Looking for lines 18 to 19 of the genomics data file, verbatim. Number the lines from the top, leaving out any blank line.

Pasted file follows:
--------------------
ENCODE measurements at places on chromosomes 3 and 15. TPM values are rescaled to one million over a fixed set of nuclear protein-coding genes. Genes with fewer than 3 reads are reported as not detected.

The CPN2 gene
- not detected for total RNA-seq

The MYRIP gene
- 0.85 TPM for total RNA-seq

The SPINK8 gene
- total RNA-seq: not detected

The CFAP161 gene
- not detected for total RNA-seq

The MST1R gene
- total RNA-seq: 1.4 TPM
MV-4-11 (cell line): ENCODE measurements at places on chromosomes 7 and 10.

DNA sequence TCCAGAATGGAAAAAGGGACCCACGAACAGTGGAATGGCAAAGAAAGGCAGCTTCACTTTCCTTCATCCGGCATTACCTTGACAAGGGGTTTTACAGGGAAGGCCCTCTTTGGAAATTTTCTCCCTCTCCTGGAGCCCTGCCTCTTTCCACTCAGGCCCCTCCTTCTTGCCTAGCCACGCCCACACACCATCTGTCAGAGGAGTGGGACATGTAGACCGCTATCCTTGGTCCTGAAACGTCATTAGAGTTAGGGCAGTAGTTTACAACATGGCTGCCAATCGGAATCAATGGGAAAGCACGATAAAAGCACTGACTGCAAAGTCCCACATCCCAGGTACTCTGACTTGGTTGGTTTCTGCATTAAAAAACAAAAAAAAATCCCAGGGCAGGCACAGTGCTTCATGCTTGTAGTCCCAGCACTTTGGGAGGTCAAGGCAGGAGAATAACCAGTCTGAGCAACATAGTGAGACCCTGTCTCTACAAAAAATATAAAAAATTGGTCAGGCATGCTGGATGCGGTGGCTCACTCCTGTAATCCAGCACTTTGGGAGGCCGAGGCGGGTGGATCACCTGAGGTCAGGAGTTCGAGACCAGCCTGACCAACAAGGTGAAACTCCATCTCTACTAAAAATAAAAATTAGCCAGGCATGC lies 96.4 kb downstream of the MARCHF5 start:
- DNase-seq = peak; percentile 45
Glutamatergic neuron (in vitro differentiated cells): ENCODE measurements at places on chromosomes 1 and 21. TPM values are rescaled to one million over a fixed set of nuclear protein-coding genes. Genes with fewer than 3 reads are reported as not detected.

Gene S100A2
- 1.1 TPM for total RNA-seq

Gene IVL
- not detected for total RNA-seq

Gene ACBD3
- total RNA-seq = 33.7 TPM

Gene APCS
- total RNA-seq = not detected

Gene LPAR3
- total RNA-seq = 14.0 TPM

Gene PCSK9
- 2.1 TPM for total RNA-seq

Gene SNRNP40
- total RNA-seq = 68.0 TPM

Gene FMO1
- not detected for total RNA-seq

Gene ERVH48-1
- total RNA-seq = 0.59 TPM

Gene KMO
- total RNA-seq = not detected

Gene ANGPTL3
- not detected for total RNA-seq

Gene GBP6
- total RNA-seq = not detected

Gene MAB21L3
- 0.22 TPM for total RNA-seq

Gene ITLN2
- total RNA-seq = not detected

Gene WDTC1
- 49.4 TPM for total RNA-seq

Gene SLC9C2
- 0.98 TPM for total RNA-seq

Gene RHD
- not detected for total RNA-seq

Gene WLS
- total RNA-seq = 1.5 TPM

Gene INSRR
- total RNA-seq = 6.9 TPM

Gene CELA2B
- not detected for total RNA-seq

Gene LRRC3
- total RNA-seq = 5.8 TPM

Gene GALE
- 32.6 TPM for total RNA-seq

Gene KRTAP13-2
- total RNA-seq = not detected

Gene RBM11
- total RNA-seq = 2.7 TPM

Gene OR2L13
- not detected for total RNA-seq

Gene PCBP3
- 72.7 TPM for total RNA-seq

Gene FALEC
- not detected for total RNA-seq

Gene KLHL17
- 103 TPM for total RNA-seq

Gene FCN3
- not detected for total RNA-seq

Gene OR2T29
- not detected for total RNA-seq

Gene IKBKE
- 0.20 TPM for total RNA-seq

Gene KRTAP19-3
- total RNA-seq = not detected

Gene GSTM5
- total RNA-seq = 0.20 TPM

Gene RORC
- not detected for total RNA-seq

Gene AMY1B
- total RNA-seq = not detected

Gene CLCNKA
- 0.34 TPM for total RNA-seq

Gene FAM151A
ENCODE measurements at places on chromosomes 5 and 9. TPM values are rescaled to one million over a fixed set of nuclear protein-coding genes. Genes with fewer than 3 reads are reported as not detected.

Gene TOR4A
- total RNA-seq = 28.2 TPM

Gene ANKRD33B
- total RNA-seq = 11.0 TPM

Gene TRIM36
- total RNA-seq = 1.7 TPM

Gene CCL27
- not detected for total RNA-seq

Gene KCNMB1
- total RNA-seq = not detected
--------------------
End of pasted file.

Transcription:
Gene IVL
- not detected for total RNA-seq